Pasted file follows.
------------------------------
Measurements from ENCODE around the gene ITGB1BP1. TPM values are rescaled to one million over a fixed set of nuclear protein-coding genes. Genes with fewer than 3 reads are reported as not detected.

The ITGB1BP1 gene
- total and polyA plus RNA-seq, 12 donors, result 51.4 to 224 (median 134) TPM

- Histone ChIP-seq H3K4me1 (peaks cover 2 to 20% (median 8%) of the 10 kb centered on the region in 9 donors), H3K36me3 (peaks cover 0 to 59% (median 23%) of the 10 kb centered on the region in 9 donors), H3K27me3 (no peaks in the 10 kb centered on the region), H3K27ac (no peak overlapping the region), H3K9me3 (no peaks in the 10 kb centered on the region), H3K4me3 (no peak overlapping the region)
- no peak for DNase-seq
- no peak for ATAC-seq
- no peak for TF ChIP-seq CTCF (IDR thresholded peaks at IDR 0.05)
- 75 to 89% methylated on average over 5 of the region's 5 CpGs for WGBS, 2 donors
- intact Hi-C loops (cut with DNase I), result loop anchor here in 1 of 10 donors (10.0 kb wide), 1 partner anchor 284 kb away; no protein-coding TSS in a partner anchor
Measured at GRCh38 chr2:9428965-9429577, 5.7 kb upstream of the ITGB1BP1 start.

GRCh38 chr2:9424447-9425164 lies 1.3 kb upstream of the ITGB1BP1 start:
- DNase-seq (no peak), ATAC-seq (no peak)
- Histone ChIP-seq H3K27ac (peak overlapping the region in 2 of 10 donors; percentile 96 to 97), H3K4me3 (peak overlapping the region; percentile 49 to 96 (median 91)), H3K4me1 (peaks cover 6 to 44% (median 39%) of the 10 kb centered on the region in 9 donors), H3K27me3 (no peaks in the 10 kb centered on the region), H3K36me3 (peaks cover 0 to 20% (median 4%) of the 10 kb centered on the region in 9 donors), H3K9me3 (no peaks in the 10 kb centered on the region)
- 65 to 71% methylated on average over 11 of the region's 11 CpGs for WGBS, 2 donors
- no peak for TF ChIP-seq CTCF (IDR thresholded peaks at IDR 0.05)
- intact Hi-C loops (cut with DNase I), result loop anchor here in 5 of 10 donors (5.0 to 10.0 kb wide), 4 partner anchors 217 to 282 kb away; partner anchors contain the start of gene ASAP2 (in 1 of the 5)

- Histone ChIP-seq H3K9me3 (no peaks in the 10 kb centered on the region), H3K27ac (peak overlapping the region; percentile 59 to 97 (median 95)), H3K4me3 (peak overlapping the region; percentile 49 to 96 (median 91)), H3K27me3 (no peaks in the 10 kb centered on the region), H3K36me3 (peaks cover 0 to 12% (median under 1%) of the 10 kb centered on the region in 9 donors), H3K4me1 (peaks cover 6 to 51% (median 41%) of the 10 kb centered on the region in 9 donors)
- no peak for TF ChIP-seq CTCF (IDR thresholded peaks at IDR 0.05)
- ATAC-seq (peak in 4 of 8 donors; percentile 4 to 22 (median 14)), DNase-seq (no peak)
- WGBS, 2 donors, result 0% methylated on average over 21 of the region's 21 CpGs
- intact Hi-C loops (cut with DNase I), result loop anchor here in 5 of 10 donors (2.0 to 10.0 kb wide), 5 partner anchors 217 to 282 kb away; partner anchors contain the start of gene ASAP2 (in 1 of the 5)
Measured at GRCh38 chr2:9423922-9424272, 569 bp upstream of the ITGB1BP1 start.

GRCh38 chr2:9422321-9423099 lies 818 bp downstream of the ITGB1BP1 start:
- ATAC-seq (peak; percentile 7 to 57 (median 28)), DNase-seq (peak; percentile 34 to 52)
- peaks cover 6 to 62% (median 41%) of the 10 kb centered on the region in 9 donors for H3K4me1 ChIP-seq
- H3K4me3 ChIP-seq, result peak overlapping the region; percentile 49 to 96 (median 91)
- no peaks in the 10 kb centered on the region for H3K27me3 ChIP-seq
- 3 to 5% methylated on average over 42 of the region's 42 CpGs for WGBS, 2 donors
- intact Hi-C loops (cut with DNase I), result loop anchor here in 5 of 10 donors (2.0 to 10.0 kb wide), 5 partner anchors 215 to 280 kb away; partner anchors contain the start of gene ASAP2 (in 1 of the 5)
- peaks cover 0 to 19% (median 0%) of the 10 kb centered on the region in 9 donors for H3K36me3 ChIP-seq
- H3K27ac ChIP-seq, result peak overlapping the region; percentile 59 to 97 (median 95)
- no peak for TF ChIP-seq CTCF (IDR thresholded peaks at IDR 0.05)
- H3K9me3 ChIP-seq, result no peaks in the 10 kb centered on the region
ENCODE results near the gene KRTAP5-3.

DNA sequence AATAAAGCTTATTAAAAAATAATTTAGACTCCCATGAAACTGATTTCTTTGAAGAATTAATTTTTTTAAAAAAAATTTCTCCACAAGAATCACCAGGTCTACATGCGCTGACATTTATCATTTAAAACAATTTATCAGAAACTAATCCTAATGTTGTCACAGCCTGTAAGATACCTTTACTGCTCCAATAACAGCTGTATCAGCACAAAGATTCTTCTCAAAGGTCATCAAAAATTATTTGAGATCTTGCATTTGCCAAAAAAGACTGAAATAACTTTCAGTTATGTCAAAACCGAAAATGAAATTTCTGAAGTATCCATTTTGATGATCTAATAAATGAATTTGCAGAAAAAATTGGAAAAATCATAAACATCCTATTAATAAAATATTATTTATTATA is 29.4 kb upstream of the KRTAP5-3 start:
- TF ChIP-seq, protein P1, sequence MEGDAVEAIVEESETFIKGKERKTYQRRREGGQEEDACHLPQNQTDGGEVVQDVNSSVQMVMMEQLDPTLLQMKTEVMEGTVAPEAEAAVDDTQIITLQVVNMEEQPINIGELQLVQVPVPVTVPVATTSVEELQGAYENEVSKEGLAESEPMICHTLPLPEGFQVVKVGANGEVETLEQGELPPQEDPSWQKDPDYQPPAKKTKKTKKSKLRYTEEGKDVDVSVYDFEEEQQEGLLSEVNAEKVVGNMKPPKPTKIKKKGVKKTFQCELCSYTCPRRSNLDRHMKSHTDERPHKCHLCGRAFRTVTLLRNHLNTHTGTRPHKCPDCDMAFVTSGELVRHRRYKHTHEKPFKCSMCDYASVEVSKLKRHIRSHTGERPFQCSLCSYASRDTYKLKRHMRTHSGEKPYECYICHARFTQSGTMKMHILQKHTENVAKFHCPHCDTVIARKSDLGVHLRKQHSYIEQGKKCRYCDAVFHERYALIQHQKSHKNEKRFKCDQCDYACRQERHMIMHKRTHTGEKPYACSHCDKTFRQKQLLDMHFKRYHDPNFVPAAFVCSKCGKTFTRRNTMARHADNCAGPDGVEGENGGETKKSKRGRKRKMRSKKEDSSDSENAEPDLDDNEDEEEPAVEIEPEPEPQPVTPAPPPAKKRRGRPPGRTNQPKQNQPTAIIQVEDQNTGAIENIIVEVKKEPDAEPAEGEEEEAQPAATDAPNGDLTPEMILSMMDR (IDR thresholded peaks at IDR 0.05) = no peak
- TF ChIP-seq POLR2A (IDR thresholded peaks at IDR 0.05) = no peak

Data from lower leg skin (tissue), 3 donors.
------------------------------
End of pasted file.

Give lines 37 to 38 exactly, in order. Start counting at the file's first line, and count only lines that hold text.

- TF ChIP-seq POLR2A (IDR thresholded peaks at IDR 0.05) = no peak

Data from lower leg skin (tissue), 3 donors.